Blurt @ Coachella – Day 3 (4-19-09)

 

Blurt goes to the circus… or something
like that! Pt. 3 of our multi-day coverage…

 

By Scott
Dudelson

 

Much like Day 1 of the festival, Day 3’s appeal (and draw)
relied heavily on the reputation and legacy of its headlining artists, which
included The Cure, Public Enemy, My Bloody Valentine, Perry Farrell, and Paul
Weller.   Whether it was due to burnout
from the first two days events, a lack of interest in these acts, or the
sweltering 100+ temperatures, the crowd was noticeably thinner during much of
the day, and the festival as a whole seemed to be moving much slower.   Multiple stages were running behind
schedule, and this caused many concert-goers (including myself), to miss significant
portions of key sets because there was never any certainty when one act would
begin, and another would end.   Not cool.

 

But with the bad, comes a lot of good, and the sets that I
did manage to catch were great.   One of
the most interesting acts to perform was the hard-core punk band Fucked Up from Toronto, Canada.  Just as the name implies, the band’s set was totally fucked up.  In fact, it was so fucked up, it was
awe-inspiring.  The five piece is led by Damian Abraham, a big, hairy beast of a
man, with blood painted over his face, and a wicked intention to remain
perpetually topless.   Much like the
singer of Valiant Thorr (another totally fucked up, crazy front-man), Abraham
plays hard and invites audience participation. 
During the band’s first song, Abraham jumped over the photo pit, and
somehow managed to get his 250+ pound frame over the barricade and into the
crowd.  Luckily nobody was crushed, but
Abraham’s presence ignited frenzy in the most pit, and for the next few songs
this crazy beast tossed fans left and right while his band thrashed on their
instruments behind him.

 

Shortly after Fucked Up blazed their trail of destruction,
the Brian Jonestown Massacre took the stage and performed a surprisingly tame
set.  Singer Anton Newcombe’s reputation
as an eccentric live performer is well documented, but for this performance
Newcombe instead sang dispassionately, facing his band instead of the
crowd.  In fact, it wasn’t until the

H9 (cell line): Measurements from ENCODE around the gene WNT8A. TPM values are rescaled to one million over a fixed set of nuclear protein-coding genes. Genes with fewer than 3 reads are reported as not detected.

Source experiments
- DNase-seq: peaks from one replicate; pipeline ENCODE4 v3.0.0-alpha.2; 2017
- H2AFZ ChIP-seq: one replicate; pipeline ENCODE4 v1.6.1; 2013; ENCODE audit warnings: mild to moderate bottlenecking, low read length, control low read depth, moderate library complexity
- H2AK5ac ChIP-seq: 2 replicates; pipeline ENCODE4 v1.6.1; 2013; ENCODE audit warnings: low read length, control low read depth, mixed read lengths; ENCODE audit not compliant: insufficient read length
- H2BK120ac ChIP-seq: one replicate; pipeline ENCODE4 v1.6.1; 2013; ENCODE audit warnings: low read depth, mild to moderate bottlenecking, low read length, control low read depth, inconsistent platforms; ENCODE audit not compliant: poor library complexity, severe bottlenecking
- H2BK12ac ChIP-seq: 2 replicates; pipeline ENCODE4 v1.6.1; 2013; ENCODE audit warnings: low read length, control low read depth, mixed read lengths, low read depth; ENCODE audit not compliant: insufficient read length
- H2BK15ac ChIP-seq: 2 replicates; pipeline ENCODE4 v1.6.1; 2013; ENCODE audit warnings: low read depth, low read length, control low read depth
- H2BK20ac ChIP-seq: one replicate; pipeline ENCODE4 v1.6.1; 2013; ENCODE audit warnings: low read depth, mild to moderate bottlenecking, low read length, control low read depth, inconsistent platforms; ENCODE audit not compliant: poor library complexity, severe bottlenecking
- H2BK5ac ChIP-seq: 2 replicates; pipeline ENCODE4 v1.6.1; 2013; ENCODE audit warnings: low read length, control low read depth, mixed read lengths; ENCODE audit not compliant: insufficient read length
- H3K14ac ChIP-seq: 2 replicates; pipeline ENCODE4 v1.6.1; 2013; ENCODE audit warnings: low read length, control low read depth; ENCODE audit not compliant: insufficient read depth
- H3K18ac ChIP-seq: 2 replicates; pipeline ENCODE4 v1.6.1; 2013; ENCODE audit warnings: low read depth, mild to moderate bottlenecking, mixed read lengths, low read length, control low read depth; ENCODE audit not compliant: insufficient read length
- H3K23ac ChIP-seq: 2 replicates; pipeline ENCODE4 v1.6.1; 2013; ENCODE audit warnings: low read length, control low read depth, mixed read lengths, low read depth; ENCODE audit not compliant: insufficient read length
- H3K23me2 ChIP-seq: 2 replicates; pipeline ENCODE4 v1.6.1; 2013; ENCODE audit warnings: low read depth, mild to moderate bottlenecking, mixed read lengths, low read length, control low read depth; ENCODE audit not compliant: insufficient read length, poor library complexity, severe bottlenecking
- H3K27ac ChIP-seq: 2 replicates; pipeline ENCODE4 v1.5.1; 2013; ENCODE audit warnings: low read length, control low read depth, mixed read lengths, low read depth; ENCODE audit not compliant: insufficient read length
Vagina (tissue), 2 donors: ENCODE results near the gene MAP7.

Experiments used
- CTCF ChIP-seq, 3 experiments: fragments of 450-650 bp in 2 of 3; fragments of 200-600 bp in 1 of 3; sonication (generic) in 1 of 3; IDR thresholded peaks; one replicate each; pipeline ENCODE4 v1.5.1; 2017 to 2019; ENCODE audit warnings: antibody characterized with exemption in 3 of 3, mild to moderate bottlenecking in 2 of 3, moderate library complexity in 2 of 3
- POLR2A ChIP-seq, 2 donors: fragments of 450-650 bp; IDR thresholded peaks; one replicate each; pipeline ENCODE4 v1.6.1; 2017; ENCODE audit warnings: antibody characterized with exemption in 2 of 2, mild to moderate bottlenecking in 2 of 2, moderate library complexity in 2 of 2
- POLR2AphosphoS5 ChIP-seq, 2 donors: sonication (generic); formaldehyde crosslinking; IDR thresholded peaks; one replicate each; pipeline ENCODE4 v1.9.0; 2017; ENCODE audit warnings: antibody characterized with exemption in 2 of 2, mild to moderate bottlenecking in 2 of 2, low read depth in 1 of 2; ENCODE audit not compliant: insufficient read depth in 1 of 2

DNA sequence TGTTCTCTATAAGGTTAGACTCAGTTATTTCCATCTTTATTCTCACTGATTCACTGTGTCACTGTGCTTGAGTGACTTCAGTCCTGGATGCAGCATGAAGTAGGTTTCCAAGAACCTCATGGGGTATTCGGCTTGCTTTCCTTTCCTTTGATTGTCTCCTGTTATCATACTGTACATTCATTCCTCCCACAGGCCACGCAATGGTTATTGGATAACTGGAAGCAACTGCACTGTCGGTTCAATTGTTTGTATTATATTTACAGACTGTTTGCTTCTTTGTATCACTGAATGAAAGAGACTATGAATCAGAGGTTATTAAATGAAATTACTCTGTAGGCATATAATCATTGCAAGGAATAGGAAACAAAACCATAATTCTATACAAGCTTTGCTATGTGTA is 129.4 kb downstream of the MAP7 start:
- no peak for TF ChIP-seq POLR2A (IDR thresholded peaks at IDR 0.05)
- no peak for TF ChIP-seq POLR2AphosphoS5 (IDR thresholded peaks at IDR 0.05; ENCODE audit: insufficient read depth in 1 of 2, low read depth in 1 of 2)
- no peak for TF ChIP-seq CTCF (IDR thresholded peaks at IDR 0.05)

fifth song that Newcombe even looked at the audience. Not even a few f-bombs
hurled toward the stage could get a rise out of Newcombe. It’s unclear whether
Newcombe was channeling the sprit of Jim Morrison, zonked on Prozac, or just
simply bored.

 

 

 

As the day turned into night, one of the festival’s
brightest younger acts, Yeah Yeah Yeahs, took the stage and nearly the entire festival the crowd with it (Paul Weller’s set, which was taking
place at the same time, only had thousand or so people watching).  The band, led by the theatrical Karen O, kicked out an hour long set with
tunes from their new album It’s Blitz and favorites from past albums including a stunning version of their hit “Maps.”  Following Yeah Yeah Yeahs was the
one-two-three punch of Public Enemy,
iconic English noise-rock band My Bloody
Valentine
, and The Cure.

 

 

 

 

While the members of My Bloody Valentine, stood stoically on
stage, the sound they produced was akin to an explosion, and lifted and lulled
as the melodies demanded. The band performed much of their classic 1991 album Loveless, while Public Enemy performed It Takes a Nation of Millions to Hold Us
Back
in its entirety on a nearby stage. The Cure closed out the night with
a two-hour plus greatest hits set (and Robert
Smith
would have played more if they hadn’t gone 30 minutes over curfew).

 

After the show I spoke with a few fans and each had a wildly
different take on the festival and what day was best.  To me, it underscored the fact that Coachella
– and any festival with numerous stages and a large variety of acts – is not
unlike a ‘choose your own adventure’ story, and luckily no matter what
adventure you choose, its bound to be a pretty darn good one.

 

[Photos credit: Scott Dudelson]

 

(Go HERE to read
Scott’s account of the first day, April 17, and HERE for April 18.)

 

 

 

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